When we think about drug use, we sometimes forget to consider its impact on infants and young children. That impact can be substantial. If a parent has used drugs while pregnant, the unborn child can become dependent on those drugs and face withdrawal after delivery. This condition is called Neonatal Abstinence Syndrome (NAS).
NAS affects about 250 infants in Philadelphia each year. To support these infants and their families, the Department of Public Health’s Substance Use and Harm Reduction program provides harm reduction support, naloxone training, and connection to treatment.
The City’s NAS program oversees all partnerships with agencies that serve the NAS population. The program also partners with other agencies and organizations across the city to ensure that families of infants diagnosed with NAS get the support they need to thrive.
“Our goal is to prevent overdose and possible infectious disease transmission among mothers of infants diagnosed with NAS,” says Deborah Hinds, NAS program manager. “To do that, we need to understand how many infants are born with NAS, and identify how we can help.”
The NAS program is not affiliated with Department of Human Services (DHS). “Some parents feel vulnerable because they’ve had interactions with DHS in the past and are unsure if we are associated with DHS,” Hinds says. “They are concerned that their children will be taken away from them if they talk with us. This is not the case. We are here to help them and give them the resources they need.”
To provide these resources, the NAS program created an outreach component called Philly LIFTS.
Philly LIFTS is a program that provides direct support to parents and children affected by NAS. The program aims to “lift” parents and their children to support and services (LIFTS stands for Linking Infants and Families to Services).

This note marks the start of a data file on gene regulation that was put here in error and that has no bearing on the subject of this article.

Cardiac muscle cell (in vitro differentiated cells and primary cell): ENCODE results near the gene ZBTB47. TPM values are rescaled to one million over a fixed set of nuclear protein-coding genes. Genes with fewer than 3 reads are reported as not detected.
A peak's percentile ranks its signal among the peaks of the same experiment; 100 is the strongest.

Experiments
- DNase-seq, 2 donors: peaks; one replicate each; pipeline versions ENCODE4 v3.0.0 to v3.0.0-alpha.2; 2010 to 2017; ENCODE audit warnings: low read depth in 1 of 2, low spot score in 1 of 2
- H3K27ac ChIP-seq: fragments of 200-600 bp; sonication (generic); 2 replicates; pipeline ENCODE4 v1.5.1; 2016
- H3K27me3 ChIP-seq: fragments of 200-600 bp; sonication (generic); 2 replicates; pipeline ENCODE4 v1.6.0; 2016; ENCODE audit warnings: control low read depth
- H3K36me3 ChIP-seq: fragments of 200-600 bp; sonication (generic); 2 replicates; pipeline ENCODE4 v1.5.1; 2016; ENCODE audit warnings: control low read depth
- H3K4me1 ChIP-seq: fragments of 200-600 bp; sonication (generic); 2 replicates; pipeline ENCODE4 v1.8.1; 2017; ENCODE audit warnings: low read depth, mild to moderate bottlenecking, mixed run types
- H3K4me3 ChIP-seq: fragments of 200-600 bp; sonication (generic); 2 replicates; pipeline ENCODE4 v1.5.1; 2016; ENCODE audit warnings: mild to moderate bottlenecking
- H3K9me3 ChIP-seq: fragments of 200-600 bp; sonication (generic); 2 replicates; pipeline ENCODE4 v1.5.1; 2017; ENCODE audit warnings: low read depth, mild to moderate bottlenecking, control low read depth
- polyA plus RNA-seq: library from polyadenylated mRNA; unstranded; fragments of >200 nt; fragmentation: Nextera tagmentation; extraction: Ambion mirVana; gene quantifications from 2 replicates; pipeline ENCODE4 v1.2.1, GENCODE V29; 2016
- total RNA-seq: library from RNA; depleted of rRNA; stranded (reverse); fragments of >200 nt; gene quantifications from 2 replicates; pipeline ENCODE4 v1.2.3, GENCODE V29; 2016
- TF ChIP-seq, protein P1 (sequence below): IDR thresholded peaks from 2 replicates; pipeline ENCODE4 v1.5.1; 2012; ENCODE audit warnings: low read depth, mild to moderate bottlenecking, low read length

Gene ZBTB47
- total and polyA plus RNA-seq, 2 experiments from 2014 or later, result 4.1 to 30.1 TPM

“It’s a conversation. We want to hear about mom or dad’s experience and understand how we can help.”
– Carla Calabrese, NAS outreach specialist
Enrollment in the program is easy. First, an outreach specialist introduces families to the program and invites them to participate. This outreach is typically done by mail. If the parent agrees to participate, the outreach specialist schedules a home visit via phone call or mail.
A House Call
The Philly LIFTS outreach team includes an outreach specialist, a harm reduction specialist, and a public health nurse. All team members attend the home visit and bring baby supplies. The team also provides the family with resources about naloxone training, infectious disease prevention training, and STI and family planning.
The public health nurse provides medical support as needed and answers clinical and parenting questions. The team also helps to connect parents to a range of services that address drugs and alcohol, diapers, formula, case management, and clothing for the family.
“It’s a conversation,” says Carla Calabrese, NAS outreach specialist. “We want to hear about mom or dad’s experience and understand how we can help.”
A typical visit can last between 60 and 90 minutes based on the needs of each family. A meeting can be as short or as long as the family likes.
“Lately, we’ve made great progress with the parents,” Hinds says. “Since we’ve been able to connect them to baby supplies like diapers and formula, the parents understand that we are here to help.”
A Place to Tell Their Story
Philly LIFTS also provides a support group for moms to meet with one another and tell their story. Faith Robinson, another outreach specialist for the program, emphasizes the benefits of having a safe space for parents to talk about their experience.
“The support group is a non-judgmental place where moms can feel comfortable telling their story to women who can relate,” Robinson says. “We want to hear from them and understand how we can better serve them.”
To get in touch with the team and join the support group, reach out to Carla Calabrese at firstname.lastname@example.org or call (215) 776-4406.
A Brighter Future
The entire team behind the NAS program and Philly LIFTS is passionately committed to helping families cope with the challenge of substance use. Says Calabrese: “I love to help parents because I have definitely been in their shoes, and I have lost the will to fight before. It makes me so happy to be in a position to help other people.”